Brewer 12.8 centerboard gone

Discussion in 'Stability' started by geoleo, Dec 31, 2013.

  1. geoleo
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    geoleo Junior Member

    :D I recently bought a 1983 Bewer 12.8 hull 6 of 9 . The previous owner got mad at the centerboard and dropped it in the bay at Luperon D.R. He said it slowed the boat half knot when initially lowered, Made thump thump noises all the time, and worse thing the board had a restraining wire that vibrated at speeds over 6kn! This fixed wire was supposed to prevent the board from moving forward and hitting the keel opening. SO now I have a boat with a large cavity at bottom of keel! I believe the opening is 3.5 inches wide X longX2ft high. He also said it only improved upwind beating by 10 degrees. Im not so concerned with beating upwind. However I am concerned with LEEWAY! Next time in yard I must do something with this cavity. 1 Close it up? smooth close up of course. 2. close it up with lead added to forward part of cavity. The missing board weighed 300#. However when I went sailing it seemed very stable in not heeling a lot. 3. add some sort of appendage like a 8-10 inch FG I beam which would have a end plate effect and surfaces to hinder leeway? This would be relatively easy as the top flange of the Ibeam would be utilized to close off the 3.5 wide opening, however the draft would increase the depth of the I beam chosen and the I BEAM WOULD BE VULNERABLE TO GROUNDINGS. 4. Replace the centerboard with a lighter structural foam/Kevlar/epoxy board with a lead weighted tip-- board to be of same size. New board weighs approx. 120# with 40# lead in tip.. Craft a LARS Keel appendage similar to what catamarans use. HELP!!!!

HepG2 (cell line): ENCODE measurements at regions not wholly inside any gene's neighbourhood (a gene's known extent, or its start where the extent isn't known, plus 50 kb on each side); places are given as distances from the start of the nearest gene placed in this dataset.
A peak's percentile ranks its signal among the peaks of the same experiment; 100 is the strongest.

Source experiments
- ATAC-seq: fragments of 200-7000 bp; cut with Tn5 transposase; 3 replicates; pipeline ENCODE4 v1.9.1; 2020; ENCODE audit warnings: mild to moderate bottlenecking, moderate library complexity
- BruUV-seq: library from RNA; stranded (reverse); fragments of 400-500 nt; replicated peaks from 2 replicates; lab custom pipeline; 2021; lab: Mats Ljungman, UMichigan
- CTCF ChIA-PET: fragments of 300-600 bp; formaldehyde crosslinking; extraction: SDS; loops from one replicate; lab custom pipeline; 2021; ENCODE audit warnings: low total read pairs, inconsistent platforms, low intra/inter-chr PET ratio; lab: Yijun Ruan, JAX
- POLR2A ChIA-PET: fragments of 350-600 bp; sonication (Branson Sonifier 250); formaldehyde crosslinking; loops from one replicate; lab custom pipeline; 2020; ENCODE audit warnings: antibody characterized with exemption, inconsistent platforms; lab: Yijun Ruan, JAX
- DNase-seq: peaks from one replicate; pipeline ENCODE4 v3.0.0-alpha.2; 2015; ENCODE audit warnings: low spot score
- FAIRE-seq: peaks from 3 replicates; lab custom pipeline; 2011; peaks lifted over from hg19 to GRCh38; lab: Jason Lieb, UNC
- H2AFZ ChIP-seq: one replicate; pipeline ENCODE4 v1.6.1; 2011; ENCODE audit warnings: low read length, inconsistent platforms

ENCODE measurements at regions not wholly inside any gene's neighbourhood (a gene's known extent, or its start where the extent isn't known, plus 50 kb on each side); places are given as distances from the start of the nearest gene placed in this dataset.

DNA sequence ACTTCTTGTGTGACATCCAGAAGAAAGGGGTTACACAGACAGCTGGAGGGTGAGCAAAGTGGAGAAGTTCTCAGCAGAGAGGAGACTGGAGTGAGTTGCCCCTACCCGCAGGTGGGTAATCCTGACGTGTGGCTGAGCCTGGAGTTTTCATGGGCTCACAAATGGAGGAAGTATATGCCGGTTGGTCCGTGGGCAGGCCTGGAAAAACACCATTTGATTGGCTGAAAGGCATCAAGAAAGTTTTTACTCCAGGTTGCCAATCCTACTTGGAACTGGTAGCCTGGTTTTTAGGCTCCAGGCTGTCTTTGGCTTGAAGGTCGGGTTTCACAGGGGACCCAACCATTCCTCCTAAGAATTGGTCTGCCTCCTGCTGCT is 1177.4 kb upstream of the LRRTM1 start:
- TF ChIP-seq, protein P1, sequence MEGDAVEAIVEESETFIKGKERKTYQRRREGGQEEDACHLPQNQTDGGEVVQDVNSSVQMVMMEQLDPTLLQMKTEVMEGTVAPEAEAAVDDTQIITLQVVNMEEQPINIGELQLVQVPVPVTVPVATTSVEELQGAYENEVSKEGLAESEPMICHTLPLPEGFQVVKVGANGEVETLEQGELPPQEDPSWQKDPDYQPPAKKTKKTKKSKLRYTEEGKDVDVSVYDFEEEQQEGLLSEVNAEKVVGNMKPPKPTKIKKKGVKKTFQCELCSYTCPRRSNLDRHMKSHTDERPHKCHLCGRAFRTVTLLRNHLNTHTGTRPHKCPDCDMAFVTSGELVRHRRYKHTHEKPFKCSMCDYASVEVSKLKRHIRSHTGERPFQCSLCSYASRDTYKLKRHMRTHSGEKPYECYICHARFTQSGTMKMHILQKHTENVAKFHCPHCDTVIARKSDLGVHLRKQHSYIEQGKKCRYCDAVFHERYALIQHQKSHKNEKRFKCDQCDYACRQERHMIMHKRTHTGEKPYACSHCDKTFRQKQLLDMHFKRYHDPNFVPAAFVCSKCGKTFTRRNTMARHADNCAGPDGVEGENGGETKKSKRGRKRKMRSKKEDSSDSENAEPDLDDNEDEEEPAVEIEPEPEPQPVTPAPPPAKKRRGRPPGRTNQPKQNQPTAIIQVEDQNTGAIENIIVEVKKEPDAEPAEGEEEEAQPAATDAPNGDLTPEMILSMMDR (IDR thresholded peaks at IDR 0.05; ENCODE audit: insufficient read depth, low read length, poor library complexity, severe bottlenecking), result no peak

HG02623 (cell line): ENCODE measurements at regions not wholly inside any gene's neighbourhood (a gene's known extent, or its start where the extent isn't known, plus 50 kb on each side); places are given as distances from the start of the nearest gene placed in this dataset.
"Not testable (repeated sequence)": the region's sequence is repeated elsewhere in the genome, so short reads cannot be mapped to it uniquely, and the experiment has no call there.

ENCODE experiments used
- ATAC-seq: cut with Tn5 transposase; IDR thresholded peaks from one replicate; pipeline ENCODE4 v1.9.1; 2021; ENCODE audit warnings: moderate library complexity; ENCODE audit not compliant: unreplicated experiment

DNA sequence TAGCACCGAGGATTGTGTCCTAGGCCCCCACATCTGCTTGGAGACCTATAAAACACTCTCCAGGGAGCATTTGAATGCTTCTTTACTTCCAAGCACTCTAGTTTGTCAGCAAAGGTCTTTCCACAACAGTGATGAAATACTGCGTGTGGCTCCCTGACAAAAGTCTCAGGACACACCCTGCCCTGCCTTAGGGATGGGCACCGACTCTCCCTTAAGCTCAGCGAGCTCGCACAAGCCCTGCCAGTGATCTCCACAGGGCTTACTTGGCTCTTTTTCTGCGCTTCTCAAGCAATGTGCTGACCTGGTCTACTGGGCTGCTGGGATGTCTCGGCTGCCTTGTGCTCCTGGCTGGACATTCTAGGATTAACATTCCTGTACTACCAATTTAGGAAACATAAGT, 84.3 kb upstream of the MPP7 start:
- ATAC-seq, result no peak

Last edited: Jan 1, 2014
  2. geoleo
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    geoleo Junior Member

    3.5 inches wide X 6ft longX2ft high.. 120bs -not 1200 lbs LOL
     
  3. PAR
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    PAR Yacht Designer/Builder

    I believe we've seen this set of questions previously in another thread? I'm the one that said 10 degrees was a huge lose, as well as making a new board as the easy fix. A different hoisting arrangement is a good idea, as a wire doesn't have to be exposed and really shouldn't be. Why Ted (who knows better) did this, well who knows.

    [​IMG]

    You have sufficient lateral area and cutaway forefoot to get up wind, but the board was installed on the shoal fin to improve windward ability and shift the CLP aft on beam wind and further aft courses.